After reflecting on a very dark book – Elie Wiesel’s Night – I thought it would be good to take an afternoon walk on this beautiful Spring-like February day.
Some prefer to walk in the quiet woods alone (like Thoreau) to get away from the “quiet desperation” of the lives of the masses. I prefer to be around people. I drove to Bloomington, the home of Indiana University, where you can find more people of various shapes, sizes, colors, differ-abilities, orientations and affiliations this side of Chicago.
I lived on the outskirts of Bloomington for about an eternity one month after college. I had enrolled in the Creative Writing M.F.A. program. I spent the month smoking too many cigarettes, drinking too much beer, and wallowing in the foreboding sense that my best hope as a creative writer was to some day write a radio commercial that gained some airplay. I ran out of money, sold half my baseball cards to finish paying the month’s rent and then moved back in to my father’s basement.
But that was then… this is now. A beautiful sunny day. A job prospect on the horizon. A second short story nearly finished. Some faith-based friendships forming. I drove the winding road with a breeze in my face and John Prine on my MP3 player.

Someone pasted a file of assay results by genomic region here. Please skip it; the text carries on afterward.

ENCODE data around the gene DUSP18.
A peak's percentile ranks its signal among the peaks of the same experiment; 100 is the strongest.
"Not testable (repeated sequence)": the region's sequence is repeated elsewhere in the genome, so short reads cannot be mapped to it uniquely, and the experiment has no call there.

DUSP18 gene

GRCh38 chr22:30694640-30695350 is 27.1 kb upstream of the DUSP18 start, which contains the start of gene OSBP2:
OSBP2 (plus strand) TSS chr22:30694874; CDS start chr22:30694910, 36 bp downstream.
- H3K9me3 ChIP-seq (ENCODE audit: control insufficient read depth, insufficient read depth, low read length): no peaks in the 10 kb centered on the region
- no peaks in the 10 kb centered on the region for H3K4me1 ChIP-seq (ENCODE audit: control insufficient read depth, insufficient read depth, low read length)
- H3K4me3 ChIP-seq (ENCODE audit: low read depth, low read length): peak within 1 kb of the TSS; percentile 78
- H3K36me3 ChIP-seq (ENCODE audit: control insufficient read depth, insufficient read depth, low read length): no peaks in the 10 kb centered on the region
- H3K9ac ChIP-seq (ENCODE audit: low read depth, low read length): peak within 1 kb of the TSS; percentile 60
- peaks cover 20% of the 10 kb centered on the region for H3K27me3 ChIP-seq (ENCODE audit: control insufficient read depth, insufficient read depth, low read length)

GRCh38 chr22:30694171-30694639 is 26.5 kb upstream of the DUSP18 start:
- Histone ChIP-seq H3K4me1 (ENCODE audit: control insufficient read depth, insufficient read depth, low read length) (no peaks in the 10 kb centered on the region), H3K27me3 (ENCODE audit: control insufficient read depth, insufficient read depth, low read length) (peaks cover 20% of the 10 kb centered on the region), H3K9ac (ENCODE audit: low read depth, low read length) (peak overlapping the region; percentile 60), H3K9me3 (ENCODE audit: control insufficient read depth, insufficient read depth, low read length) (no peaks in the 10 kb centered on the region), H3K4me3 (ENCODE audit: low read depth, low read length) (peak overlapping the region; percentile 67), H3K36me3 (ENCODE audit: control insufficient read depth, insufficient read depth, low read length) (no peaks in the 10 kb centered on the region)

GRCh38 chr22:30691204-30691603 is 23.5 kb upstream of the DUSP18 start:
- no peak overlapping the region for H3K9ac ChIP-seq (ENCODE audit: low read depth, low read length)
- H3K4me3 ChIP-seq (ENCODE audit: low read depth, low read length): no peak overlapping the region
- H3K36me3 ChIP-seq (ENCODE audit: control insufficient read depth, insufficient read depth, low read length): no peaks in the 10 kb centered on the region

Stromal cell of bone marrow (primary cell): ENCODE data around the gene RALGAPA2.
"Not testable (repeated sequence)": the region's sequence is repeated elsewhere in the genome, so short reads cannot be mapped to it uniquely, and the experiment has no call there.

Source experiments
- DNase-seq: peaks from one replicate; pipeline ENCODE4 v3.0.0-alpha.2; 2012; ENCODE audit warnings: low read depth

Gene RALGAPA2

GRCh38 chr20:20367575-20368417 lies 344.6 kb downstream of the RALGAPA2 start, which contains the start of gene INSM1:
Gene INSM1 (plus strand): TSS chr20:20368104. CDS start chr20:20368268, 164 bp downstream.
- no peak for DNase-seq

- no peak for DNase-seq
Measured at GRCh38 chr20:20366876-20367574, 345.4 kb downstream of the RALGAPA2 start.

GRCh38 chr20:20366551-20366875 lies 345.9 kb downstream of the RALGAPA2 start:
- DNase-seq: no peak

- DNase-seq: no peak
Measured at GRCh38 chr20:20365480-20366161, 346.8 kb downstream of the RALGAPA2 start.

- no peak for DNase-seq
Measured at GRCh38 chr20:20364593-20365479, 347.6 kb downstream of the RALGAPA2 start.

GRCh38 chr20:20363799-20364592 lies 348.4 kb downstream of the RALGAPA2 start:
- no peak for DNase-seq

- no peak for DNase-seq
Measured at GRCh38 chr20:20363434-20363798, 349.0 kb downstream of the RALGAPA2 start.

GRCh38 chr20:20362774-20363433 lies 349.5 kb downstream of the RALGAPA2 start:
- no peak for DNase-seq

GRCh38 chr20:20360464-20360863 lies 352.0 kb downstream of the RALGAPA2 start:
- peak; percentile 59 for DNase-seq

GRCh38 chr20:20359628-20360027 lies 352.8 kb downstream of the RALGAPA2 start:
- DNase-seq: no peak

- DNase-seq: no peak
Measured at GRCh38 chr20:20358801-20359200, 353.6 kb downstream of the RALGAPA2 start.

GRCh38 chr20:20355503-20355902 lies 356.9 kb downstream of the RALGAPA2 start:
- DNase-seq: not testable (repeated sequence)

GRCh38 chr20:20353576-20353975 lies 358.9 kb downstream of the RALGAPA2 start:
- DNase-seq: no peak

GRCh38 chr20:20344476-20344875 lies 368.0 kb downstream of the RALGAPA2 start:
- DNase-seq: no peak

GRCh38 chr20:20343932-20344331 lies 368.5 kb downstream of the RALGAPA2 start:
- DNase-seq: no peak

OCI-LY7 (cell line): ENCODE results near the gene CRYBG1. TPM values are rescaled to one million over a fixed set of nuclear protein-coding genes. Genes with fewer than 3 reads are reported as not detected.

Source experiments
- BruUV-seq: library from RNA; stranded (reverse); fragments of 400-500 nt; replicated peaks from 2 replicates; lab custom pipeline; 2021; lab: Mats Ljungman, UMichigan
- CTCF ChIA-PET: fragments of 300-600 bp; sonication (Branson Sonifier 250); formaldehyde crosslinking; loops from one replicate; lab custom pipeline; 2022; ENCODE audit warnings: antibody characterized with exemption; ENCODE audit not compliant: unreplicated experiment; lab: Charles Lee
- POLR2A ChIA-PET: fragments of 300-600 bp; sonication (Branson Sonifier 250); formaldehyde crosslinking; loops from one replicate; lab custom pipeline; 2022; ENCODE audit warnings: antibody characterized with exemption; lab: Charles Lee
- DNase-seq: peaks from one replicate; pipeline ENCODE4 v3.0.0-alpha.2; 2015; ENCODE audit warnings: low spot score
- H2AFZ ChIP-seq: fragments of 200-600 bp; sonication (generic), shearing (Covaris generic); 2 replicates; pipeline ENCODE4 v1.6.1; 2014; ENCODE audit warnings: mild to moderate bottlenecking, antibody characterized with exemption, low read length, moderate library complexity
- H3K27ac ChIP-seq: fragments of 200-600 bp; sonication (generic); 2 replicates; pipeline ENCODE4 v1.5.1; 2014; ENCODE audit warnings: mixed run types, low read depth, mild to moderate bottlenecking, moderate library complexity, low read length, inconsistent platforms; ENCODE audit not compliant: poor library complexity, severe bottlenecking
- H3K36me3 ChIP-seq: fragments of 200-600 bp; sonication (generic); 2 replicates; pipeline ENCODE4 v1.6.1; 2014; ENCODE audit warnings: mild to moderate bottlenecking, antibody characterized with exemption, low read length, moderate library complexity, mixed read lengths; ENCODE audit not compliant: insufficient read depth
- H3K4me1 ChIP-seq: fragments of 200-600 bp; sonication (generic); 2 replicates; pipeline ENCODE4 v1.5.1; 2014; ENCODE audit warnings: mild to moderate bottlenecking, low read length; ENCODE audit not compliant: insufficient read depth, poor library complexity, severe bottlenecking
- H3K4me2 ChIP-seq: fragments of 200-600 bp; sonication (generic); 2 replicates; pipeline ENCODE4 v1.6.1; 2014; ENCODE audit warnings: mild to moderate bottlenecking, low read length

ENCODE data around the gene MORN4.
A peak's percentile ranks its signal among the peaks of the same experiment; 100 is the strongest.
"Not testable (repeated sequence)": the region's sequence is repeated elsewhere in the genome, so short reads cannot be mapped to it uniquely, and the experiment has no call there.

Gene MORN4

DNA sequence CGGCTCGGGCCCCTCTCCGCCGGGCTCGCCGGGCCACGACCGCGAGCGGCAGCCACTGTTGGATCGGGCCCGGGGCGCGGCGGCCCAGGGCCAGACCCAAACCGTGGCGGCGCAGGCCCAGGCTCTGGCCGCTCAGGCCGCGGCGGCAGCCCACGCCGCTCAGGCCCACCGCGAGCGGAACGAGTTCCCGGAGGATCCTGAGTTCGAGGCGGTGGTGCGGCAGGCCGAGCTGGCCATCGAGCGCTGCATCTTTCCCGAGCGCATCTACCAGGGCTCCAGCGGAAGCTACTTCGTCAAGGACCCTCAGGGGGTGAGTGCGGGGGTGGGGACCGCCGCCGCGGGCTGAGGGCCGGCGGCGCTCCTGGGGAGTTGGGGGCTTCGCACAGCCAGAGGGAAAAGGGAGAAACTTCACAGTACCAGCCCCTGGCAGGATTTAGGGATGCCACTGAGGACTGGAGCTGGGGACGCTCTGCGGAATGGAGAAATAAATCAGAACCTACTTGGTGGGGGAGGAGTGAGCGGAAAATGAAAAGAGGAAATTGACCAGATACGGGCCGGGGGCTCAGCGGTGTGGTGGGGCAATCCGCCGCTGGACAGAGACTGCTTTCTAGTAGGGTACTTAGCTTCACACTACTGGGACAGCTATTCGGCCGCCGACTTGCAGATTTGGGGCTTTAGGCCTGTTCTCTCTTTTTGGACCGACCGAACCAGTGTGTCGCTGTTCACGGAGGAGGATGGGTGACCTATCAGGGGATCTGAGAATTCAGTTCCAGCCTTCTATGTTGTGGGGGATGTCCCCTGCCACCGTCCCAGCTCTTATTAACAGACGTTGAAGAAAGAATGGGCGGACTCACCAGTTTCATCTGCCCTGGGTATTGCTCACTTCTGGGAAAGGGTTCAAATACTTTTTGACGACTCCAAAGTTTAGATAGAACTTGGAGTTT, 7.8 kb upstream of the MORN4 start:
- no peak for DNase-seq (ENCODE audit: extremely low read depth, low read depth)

When my mornin’ comes around, no one else will be there
so I won’t have to worry about what I’m supposed to say
and I alone will know that I climbed that great big mountain
and that’s all that will matter when my mornin’ comes aroundWhen my mornin’ comes around, I will look back on this valley
at these sidewalks and alleys where I lingered for so long
and this place where I now live will burn to ash and cinder
like some ghost I won’t remember
When my mornin’ comes around When my mornin’ comes around, from a new cup I’ll be drinking
and for once I won’t be thinking that there’s something wrong with me
and I’ll wake up and find that my faults have been forgiven
and that’s when I’ll start living
When my mornin’ comes around